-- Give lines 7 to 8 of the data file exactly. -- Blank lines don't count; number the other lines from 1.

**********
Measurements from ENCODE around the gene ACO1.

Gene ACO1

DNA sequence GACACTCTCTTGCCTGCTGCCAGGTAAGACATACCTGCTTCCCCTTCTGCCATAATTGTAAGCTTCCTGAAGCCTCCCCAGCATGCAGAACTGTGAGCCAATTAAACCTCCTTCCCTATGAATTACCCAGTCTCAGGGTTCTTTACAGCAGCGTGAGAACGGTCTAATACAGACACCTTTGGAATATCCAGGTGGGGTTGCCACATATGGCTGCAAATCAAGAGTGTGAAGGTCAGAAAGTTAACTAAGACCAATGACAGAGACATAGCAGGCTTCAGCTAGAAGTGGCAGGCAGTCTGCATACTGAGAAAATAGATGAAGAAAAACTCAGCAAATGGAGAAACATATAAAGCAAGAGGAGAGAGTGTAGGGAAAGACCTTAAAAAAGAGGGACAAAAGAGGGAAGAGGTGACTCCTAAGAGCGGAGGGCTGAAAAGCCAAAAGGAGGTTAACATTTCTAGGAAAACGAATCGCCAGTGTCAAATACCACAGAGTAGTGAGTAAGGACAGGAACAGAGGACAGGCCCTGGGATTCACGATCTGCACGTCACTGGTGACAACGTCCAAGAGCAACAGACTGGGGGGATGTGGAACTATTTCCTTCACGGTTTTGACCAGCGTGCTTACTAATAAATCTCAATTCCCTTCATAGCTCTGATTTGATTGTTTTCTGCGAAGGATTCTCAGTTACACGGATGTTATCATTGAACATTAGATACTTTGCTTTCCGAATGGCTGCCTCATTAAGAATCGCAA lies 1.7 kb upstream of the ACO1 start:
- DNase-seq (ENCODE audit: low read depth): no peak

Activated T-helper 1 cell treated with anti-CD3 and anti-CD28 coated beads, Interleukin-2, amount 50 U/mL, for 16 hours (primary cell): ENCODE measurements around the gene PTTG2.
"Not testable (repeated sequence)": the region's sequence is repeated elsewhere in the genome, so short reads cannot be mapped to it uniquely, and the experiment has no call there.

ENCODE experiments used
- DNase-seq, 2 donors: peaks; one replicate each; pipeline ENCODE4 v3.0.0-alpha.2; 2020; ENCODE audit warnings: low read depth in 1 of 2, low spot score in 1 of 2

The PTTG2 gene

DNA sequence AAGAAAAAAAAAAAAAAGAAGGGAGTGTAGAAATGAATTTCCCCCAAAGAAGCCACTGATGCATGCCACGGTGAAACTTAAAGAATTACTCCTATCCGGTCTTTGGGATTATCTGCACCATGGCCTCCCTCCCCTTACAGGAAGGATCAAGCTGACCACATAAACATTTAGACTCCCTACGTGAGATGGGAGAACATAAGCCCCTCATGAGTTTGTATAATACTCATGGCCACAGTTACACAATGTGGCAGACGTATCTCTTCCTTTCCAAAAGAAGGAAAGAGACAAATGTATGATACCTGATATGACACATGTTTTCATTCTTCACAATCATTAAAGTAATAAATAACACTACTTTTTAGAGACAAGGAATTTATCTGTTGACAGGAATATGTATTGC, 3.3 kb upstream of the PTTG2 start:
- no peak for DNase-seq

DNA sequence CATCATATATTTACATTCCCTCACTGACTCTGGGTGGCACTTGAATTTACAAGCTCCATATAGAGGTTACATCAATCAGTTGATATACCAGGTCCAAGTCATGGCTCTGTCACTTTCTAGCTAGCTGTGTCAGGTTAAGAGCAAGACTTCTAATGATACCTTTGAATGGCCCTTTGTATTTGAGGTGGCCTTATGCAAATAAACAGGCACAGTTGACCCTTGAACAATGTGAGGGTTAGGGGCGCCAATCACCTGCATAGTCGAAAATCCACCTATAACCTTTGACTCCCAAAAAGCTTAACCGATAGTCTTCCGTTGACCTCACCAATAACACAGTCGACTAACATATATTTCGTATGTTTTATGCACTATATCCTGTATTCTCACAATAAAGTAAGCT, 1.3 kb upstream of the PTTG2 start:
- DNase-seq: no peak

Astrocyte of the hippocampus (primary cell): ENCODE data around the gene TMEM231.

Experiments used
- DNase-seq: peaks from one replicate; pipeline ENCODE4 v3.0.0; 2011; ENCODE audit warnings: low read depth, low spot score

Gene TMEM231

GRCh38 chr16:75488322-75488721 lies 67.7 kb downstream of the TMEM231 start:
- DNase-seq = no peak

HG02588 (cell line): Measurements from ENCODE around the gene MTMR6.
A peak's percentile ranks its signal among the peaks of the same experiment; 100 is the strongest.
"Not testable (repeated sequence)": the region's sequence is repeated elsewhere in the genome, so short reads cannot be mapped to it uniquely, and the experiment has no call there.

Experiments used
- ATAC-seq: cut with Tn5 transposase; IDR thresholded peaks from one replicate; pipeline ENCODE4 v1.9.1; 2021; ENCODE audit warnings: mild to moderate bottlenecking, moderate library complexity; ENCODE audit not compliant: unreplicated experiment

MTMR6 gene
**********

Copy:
ENCODE experiments used
- DNase-seq, 2 donors: peaks; one replicate each; pipeline ENCODE4 v3.0.0-alpha.2; 2020; ENCODE audit warnings: low read depth in 1 of 2, low spot score in 1 of 2